Sweet Tooth

Gjon Mili's cat

The New York Times article I mentioned I was interviewed for has been published, have a read here: Brontë’s Lovers, Facing Even More Storms. I admit, I was thrilled to see my book mentioned and linked. When you’ve worked on a book so hard, and for so many years, and then you send it off into the world with the knowledge that the response will most likely be silence, receiving any sort of feedback or a mention feels like a pat on the back.

The article was printed on 30 September in the New York Times, and the journalist told me on 29 September in the International Herald Tribune. Before I pester my friends in the US/UK about sending me copies, if anyone would be happy to volunteer, please send me an email (I’ll reimburse for any costs, of course).

Okay, moving on, because I actually want to talk about Ian McEwan’s Sweet Tooth, which I finished reading about a week ago. When I finished it, I wanted to read Atonement again, and I finished re-reading that yesterday. Sweet Tooth seems to be the ‘comedy’ to Atonement’s ‘tragedy’; it explores the same underlying themes, but from a different angle. After reading both together, I’m reminded of an essay I once wrote on Shakespeare as an undergrad, about how the genres we place upon his plays are artificial categories, but also, a way to navigate his themes as modern-day readers of plays that were originally performed and interpreted differently. Likewise, me categorising Sweet Tooth as a ‘comedy’ version of Atonement, is an artificial category, I’m aware. But it’s also a way for me to explain how these books ‘talk’ to each other, and to the reader.

I was initially really put off by the description of Sweet Tooth’s plot when I was deciding whether to read it: a thriller spy story. Not my kind of thing, I normally dislike spy stories. I love detective fiction, but something about the specific mode of spy thrillers just bores me. But Sweet Tooth, like Atonement, is more than its plot summary. A reader who doesn’t like romantic tragedy for example could easily turn away from Atonement, not realising the book has another subtext. The same could be said about Sweet Tooth, and I’m glad I read it, despite my initial misgivings.

I enjoyed Sweet Tooth right from the first page. You fall into it like something light and frothy, but there’s a tension building up within each page that makes you realise a bite is coming. The reason I read the book in a relationship with Atonement is because both are essentially about the role of fiction, the role of the reader and the relationship between the author and his/her readers. In Atonement, this is given a serious treatment. In Sweet Tooth, everything is a playful game of intrigue.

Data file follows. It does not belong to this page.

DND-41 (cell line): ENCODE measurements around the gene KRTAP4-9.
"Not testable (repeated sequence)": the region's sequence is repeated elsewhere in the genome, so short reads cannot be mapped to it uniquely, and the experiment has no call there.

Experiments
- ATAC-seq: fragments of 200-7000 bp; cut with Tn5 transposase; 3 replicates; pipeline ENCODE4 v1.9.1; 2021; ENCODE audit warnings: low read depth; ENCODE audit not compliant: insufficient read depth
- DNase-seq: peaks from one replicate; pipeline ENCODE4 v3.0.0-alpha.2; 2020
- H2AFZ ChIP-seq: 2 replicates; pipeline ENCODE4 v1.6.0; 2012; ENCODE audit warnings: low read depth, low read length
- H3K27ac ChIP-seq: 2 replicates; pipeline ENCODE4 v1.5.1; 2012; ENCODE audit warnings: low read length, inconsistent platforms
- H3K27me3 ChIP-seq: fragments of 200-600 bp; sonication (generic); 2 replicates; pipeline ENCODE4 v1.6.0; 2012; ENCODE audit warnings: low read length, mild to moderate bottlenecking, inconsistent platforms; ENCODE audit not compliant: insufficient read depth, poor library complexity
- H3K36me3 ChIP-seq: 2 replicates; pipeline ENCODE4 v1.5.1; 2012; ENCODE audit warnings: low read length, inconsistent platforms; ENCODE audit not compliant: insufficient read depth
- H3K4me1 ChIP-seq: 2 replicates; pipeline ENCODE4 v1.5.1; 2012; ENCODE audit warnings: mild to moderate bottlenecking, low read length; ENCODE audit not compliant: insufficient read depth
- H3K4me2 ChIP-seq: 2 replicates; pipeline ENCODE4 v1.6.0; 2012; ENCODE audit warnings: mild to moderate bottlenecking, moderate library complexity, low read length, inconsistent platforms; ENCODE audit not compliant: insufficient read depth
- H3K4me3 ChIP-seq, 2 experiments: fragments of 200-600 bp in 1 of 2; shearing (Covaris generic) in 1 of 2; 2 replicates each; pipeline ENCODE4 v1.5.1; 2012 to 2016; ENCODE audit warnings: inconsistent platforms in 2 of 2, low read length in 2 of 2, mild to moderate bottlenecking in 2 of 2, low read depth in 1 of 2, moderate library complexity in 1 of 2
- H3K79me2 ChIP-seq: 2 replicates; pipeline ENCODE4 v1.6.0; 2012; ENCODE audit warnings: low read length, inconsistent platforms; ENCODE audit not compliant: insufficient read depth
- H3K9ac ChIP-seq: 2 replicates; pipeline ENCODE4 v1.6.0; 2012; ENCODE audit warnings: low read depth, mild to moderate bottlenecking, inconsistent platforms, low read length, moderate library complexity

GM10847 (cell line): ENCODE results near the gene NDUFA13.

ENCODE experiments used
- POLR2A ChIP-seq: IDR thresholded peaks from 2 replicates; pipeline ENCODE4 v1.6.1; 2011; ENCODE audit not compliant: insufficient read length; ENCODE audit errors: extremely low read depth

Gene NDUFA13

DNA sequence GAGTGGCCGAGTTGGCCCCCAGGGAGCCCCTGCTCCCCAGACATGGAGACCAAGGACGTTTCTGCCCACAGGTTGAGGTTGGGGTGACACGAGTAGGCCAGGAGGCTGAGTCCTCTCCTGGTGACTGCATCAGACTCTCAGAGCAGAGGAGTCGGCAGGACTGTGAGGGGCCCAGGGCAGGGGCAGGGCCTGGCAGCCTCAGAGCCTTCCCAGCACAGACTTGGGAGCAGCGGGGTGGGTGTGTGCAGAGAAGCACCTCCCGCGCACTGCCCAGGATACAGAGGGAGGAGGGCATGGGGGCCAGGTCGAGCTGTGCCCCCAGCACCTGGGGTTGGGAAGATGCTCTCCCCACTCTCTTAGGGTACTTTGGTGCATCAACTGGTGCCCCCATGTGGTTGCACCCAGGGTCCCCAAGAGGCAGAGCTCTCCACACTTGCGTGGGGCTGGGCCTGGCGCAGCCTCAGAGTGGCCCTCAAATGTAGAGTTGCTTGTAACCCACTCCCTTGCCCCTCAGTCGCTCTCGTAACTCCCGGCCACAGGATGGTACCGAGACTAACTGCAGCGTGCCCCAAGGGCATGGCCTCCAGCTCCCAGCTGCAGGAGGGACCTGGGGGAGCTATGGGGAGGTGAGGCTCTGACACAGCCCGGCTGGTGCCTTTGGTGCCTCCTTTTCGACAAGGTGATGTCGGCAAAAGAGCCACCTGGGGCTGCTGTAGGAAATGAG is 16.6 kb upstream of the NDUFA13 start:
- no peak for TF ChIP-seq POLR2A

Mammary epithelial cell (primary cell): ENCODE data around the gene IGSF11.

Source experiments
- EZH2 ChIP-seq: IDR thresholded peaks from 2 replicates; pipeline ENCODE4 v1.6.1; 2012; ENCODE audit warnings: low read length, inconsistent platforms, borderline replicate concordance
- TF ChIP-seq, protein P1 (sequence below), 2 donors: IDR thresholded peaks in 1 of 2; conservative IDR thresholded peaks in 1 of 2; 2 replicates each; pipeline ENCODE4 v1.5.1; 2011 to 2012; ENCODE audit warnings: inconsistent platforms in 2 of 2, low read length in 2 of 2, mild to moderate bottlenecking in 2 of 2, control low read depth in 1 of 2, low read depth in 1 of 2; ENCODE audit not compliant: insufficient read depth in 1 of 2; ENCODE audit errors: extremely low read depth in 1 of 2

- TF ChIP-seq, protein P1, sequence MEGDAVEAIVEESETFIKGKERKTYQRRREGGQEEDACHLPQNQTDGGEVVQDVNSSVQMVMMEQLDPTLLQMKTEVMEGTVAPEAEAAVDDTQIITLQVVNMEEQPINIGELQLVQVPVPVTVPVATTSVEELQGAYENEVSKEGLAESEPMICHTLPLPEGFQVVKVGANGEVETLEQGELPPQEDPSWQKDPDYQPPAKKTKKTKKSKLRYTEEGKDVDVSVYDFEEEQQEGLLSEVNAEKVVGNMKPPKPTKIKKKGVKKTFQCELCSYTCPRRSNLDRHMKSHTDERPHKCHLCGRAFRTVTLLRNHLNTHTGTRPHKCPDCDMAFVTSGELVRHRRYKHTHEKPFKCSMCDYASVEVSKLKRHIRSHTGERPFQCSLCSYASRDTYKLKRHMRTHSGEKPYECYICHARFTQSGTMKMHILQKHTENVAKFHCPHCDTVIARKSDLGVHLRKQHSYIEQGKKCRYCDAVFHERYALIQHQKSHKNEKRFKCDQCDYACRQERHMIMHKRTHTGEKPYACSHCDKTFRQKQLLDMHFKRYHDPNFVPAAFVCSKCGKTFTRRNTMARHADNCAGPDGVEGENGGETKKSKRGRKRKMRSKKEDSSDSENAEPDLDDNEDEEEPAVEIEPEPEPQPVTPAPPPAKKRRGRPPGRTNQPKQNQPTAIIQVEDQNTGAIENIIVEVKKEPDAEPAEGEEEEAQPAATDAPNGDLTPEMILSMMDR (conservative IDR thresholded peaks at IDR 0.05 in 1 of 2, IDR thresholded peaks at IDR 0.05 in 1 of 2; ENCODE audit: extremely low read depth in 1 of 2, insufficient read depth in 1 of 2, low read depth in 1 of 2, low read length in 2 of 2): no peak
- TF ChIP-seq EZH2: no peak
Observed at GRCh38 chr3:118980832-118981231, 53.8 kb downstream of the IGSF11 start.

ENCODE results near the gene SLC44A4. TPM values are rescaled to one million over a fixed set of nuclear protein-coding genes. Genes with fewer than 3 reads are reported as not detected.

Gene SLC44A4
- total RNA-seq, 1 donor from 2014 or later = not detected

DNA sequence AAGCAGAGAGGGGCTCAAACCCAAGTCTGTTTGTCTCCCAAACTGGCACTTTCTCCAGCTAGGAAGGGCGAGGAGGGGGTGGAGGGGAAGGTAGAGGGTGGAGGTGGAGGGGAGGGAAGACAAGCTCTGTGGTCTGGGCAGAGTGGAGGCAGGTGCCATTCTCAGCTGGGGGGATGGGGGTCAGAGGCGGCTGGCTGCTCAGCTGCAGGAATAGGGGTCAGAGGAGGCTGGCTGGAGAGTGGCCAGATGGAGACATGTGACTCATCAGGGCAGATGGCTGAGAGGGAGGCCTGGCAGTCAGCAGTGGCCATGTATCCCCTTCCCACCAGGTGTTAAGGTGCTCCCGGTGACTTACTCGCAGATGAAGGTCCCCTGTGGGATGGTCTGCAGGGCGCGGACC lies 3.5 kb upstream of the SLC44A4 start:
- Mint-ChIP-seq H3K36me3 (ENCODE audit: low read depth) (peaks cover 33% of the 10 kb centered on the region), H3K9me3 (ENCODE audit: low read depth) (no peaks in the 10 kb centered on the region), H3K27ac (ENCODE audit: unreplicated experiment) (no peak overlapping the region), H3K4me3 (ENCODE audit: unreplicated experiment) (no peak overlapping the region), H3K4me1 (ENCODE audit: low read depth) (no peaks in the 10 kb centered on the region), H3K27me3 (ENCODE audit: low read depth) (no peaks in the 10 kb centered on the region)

There are many authors who play with this theme of authorial self-consciousness, asking the reader to question the story which they are reading, as well as their own authorial voice. McEwan playfully draws attention to such authors through his reader/spy heroine, Serena, while doing the same thing she criticises to his own readers:

I wasn’t impressed by those writers (they were spread between South and North America) who infiltrated their own pages as part of the cast, determined to remind the poor reader that all the characters and even they themselves were pure inventions and that there was a difference between fiction and life. Or, to the contrary, to insist that life was a fiction anyway. Only writers, I thought, were ever in danger of confusing the two. I was a born empiricist. I believed that writers were paid to pretend, ... So, no tricksy haggling over the limits of their art, no showing disloyalty to the reader by appearing to cross and recross in disguise the borders of the imaginary. No room in the books I liked for the double agent.

But Sweet Tooth is all about the double agent, and the fluidity between life and fiction. My interest in the book is similar to my interest in Atonement: what do both suggest about us, the readers? To me, both books compel their reader to be self-reflexive about not only the role of writing and fiction, but also the role of reading: why do we accept certain versions of ‘reality’ over others, why do certain books enter our own life narratives, why do we cling to fiction and storytelling, how do books change the nature of our own realities as readers?

Unlike Sweet Tooth’s spy reader, Serena, I like self-reflexivity in my fiction, but I don’t like it to be coolly pretentious. I don’t think McEwan crosses over into such pretention, and he often takes care to remind the reader that these games of fiction versus reality are often the privilege of those who have the education, time and practical means with which to play them. Writing and reading, he reminds us, are a privilege, and in that sense, we should treat both with the dual level of seriousness and playfulness they deserve: as both comedies and tragedies.

I’m now feeling rather lost, having finished so many books I had on my bedside table. So please, can anyone recommend me a new book?

Image credit: ‘Gjon Mili’s cat Blackie steps gingerly among empty drinking glasses left on top of the piano after an all-night jam session at his (Mili’s, not the cat’s) studio, 1942’. For reasons I’m unable to fully explain, the cat in this photo reminds me of how I felt after reading the last page of Sweet Tooth.